Given this shifting fluvial landscape, it is easy to see how even local forms of transportation in many parts of Peruvian Amazonia become, overwhelmingly, different modalities of fluvial navigation. The meandering courses and shifting liquid volumes of rivers are the material media that allow for the mobility of various kinds of bodies: the logger looking for valuable trees deep into the rainforest, the school teacher traveling from the city to work in a village, the cargo ships carrying fish and fruit across the region, the soil nutrients that wash and nurture the riverine shores. Thus, the human and nonhuman lives woven in various kinds of regional political economies and ecologies intermingle within the shifting hydrogeological dance of rivers and streams. Water, here, moves beyond being the molecular precondition for life in order to become a media for various kinds of political and ecological forms. But what kindof difference does water make for a geography of Amazonia? In a space within which the force of water becomes prevalent over the deemed solidity of the ground’s surface, it is not only that geography requires a greater sophistication in its analytic and graphic practice in order to succeed as a graphic representation. Rather, water amplifies the persisting phenomenological precariousness in many fundamental topographic and graphic conventions that lie at the core of geographic practice, such as boundary, surface, fixity and synopticity, and produces new existential dispositions at scales that move from the affects of the human body to the rhythms of extractive capitalism. In a word, water disturbs the geos that needs to emerge for the complicity between geography and modern imperial governance to take hold.

Rivers as surfaces. 1907. (Photo by author)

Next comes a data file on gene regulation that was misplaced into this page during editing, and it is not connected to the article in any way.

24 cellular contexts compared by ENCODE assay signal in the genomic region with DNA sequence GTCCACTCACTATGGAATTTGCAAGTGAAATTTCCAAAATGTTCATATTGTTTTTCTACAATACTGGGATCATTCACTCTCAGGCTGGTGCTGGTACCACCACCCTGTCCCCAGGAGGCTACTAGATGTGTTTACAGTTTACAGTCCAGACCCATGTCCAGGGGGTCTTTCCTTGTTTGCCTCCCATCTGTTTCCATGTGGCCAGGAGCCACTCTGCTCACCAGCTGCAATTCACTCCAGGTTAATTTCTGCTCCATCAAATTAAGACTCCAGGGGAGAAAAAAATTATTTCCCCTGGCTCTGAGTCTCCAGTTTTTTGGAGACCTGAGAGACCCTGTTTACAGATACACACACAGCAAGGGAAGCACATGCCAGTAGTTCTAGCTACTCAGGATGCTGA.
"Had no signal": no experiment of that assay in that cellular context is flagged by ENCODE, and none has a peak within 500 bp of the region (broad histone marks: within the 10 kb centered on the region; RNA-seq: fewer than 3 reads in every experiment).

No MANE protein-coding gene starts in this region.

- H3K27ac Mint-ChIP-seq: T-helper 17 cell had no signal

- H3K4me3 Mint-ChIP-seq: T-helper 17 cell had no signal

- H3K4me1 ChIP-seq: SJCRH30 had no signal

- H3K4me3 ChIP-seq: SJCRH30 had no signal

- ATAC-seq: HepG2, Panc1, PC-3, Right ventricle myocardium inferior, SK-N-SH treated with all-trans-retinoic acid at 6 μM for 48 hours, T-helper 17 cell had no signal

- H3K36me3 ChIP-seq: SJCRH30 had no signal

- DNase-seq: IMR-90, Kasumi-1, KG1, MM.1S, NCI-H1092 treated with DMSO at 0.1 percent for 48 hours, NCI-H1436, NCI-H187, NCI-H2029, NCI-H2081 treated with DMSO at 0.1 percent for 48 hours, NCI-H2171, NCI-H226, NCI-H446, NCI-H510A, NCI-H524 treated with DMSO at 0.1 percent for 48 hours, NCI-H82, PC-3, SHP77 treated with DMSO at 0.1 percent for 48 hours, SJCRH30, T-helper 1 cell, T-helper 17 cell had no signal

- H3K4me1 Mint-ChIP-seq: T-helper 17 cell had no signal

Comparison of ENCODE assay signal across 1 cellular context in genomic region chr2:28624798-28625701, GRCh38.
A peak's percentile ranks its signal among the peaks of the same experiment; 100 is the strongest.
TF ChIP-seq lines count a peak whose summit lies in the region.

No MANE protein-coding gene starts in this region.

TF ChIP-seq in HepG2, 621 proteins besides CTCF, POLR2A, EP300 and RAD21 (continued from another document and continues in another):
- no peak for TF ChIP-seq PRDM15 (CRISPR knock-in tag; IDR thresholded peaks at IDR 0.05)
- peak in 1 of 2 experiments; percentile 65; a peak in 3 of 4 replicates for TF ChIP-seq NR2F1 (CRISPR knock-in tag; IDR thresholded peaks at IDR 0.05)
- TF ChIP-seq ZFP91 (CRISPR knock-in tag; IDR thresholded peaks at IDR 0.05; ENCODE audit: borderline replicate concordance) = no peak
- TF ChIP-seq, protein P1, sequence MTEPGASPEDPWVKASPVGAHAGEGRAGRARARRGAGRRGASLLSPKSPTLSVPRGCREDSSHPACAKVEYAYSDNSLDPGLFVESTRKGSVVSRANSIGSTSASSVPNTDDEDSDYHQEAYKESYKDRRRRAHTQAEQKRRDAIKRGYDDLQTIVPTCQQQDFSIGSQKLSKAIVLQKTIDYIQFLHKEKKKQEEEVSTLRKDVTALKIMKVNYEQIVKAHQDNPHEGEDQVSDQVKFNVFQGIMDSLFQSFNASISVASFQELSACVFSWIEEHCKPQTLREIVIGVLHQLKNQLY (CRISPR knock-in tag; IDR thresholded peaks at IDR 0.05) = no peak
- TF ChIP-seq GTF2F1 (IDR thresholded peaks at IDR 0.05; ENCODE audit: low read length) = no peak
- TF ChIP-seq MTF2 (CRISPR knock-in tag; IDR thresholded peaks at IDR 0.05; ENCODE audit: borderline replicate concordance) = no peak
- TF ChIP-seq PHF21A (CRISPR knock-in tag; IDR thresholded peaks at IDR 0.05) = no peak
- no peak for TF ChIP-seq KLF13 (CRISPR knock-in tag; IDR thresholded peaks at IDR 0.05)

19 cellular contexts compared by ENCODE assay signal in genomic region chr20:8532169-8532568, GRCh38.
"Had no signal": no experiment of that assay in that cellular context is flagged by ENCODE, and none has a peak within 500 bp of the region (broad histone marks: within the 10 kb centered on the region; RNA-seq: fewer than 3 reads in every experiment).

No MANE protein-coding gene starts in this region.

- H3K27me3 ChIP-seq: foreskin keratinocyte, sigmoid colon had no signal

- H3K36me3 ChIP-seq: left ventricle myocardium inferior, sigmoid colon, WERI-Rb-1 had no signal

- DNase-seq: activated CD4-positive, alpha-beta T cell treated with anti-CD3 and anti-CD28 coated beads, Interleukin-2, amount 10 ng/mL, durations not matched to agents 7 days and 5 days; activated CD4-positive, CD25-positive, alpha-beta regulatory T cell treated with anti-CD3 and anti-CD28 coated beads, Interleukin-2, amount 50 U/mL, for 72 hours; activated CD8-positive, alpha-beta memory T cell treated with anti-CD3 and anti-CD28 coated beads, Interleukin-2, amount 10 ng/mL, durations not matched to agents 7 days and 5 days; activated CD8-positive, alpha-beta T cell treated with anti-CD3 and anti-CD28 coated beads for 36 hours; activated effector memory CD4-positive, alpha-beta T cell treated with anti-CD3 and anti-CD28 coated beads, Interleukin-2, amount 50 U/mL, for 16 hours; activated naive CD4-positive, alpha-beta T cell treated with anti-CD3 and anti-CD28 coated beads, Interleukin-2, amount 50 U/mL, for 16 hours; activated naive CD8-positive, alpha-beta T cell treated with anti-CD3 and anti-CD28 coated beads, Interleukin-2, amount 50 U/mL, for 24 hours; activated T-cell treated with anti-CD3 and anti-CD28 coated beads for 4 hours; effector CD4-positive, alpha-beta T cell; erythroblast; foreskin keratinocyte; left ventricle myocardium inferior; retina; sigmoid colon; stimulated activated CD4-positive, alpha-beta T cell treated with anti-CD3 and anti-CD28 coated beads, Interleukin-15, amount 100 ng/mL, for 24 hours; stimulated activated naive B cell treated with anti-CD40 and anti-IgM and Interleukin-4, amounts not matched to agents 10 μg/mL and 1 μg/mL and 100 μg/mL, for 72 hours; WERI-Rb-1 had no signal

At this point, water in Amazonia disrupts the basis of what I would like to consider as a modern politics and poetics of the surface. Surfaces –their careful manufacture, maintenance and usage, as well as their inevitable breakdowns– are key terrains for unleashing the imaginative and pragmatic powers of modern modes of governance and capital accumulation. Surfaces are impossible artifacts created in the effort to render shifting volumetric realities into discrete bidimensional planes. They compel an experience of time and space marked by regularity, predictability, smoothness and acceleration that heavily contrasts with the rugged proclivities of the earth. For modern conceptions of property rights and territorial administration to operate in the world, surfaces are required in order to make possible an experience of the earth as a calculable plane defined by two discrete and fixed dimensions. Thus, at the same time that John Locke and other 17thand 18thcentury writers were setting the theoretical foundations for the privatization and discreteness of modern property rights, the earth itself became in need of being transformed in order to behave as political theory would command. Marshes, the quintessential confusion between water and land, were drained (Ash 2017), whereas the capriciousness of many rivers such as the Mississippi or the Seine was gradually controlled via canalization and dredging. The rise of modern technologies of governance and capital accumulation is therefore also the slow rise, in many parts of the world, of an artefactual geosamenable to modern forms of liberal productivity. The affects of surfaces were also intensified via the increasing construction of modern communication infrastructures, including highways, railways and roads, starting on the early 19thcentury (Guldi 2012). Thus, the material standardization and regular maintenance of railways and roads allowed not only for the deployment of large-scale investments schemes that were key to the rise of corporate forms of capital accumulation, but also for the cultivation of social affects of and bodily dispositions towards smoothness, regularity, homogeneity and predictability. As Rudolf Mrazek has compellingly argued for the case of Indonesia, the experienceof smoothness and velocity incarnated in railway and automobile trips metaphorized the main national dictums of modernity (2002). Conversely, such affects of smoothness and uninterrupted velocity coalesced against contrasting figures of backwardness and ruggedness, such as the dirty feet of the peasant crossing the road. Surfaces, therefore, are political technologies, but they are also political to the extent that they are forms of imagination, experience and affect that crystalize into specific poetics of modernity.